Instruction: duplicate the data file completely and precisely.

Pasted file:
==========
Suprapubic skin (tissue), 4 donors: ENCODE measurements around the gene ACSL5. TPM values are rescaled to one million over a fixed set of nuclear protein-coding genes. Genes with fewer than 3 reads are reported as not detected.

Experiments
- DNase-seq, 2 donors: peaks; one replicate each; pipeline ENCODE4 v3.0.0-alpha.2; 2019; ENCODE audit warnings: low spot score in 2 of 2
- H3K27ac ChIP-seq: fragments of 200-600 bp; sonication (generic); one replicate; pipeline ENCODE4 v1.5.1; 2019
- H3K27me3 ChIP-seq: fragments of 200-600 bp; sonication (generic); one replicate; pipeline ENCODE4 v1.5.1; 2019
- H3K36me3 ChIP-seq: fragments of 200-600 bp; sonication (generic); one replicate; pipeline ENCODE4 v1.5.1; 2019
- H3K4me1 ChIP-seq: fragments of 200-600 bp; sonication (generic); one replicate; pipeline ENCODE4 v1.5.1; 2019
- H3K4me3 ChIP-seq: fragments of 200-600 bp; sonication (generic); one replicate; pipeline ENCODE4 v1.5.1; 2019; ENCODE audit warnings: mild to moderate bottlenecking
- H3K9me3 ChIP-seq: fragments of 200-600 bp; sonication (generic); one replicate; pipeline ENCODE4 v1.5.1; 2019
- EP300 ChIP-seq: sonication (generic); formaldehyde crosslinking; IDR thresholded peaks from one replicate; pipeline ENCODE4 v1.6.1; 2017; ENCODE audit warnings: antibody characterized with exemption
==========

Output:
Suprapubic skin (tissue), 4 donors: ENCODE measurements around the gene ACSL5. TPM values are rescaled to one million over a fixed set of nuclear protein-coding genes. Genes with fewer than 3 reads are reported as not detected.

Experiments
- DNase-seq, 2 donors: peaks; one replicate each; pipeline ENCODE4 v3.0.0-alpha.2; 2019; ENCODE audit warnings: low spot score in 2 of 2
- H3K27ac ChIP-seq: fragments of 200-600 bp; sonication (generic); one replicate; pipeline ENCODE4 v1.5.1; 2019
- H3K27me3 ChIP-seq: fragments of 200-600 bp; sonication (generic); one replicate; pipeline ENCODE4 v1.5.1; 2019
- H3K36me3 ChIP-seq: fragments of 200-600 bp; sonication (generic); one replicate; pipeline ENCODE4 v1.5.1; 2019
- H3K4me1 ChIP-seq: fragments of 200-600 bp; sonication (generic); one replicate; pipeline ENCODE4 v1.5.1; 2019
- H3K4me3 ChIP-seq: fragments of 200-600 bp; sonication (generic); one replicate; pipeline ENCODE4 v1.5.1; 2019; ENCODE audit warnings: mild to moderate bottlenecking
- H3K9me3 ChIP-seq: fragments of 200-600 bp; sonication (generic); one replicate; pipeline ENCODE4 v1.5.1; 2019
- EP300 ChIP-seq: sonication (generic); formaldehyde crosslinking; IDR thresholded peaks from one replicate; pipeline ENCODE4 v1.6.1; 2017; ENCODE audit warnings: antibody characterized with exemption